Quiet: The Power of Introverts in a World That Can't Stop Talking
I have a hard time deciding between 3 and 4 stars. 3 stars because it alienates any extrovert picking up this book in the admirable pursuit of enhancing their understanding of introverts. Case in point, my girlfriend who feels the book is condescending at times towards extroverts like herself.
Then there are times where Quiet is ringing 5 stars, with stories that repeat scenarios most introverts face again and again. But presenting those guilt-inducing scenarios with the perspective it’s okay. This is normal, and you’re allowed to be yourself and behave this way.
I personally identify as an introvert, which was more apparent to the outside world when I was younger. Like many of the characters from this book, I’ve learned to take on an extroverted persona—but it’s exhausting to do for me for more than hours at a time. After a day of work, a night out, involving people I love being with, or a conference talk I’m absolutely exhausted. Most people I meet nowadays run into the extroverted persona (because that’s where I make friends), but my close friends all know that I am usually the first to leave, and that I might pass on something even if the alternative is sitting alone at home. I always feel so incredibly guilty, but I also can’t always do things I don’t want to do—and sometimes I do really want to hang out with people, and sometimes I just don’t. Sometimes the best thing I know is a weekend where I don’t talk to a single person, but just tend go deep into something. Sometimes that’d make me feel isolated.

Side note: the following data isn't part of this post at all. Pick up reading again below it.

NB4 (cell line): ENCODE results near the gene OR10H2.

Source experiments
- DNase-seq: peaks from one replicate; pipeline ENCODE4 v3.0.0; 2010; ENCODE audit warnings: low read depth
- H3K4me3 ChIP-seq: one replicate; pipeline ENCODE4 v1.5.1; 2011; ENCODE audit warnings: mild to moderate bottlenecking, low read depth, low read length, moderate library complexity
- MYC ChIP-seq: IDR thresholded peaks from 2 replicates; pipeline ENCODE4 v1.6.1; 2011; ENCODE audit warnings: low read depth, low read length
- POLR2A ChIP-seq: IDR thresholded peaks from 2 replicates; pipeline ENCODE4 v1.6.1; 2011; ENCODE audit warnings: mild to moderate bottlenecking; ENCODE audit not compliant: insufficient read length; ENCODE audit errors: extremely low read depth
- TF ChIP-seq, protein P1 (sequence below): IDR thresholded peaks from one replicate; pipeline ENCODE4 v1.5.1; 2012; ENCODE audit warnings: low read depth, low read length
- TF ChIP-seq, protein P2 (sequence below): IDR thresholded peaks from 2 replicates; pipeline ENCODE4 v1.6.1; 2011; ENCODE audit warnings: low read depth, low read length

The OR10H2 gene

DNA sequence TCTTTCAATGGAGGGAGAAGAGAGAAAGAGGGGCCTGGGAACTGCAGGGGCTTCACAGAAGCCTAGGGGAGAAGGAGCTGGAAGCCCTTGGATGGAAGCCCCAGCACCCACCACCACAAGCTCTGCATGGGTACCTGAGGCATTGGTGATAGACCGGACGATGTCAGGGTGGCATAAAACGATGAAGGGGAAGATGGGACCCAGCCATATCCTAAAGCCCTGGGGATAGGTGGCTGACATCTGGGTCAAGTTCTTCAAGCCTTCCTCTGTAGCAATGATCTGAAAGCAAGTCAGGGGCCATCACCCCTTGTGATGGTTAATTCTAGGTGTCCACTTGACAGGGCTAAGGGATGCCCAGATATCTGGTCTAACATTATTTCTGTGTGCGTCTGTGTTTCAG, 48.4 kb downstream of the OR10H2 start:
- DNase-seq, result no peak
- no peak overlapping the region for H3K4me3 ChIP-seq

This book made me realize that these oscillations on the introvert-extrovert continuum are perfectly normal, which was a revelation to me. It’s helped develop my vocabulary of how to explain myself to myself, and to others. This is worth 5 stars. I’m angry at this book to some extent, because it was so good in helping me realize many things about myself—but it’s so poor at not offending people who are not this way. It’s not a book I can’t pass to people without a giant disclaimer, which is a shame.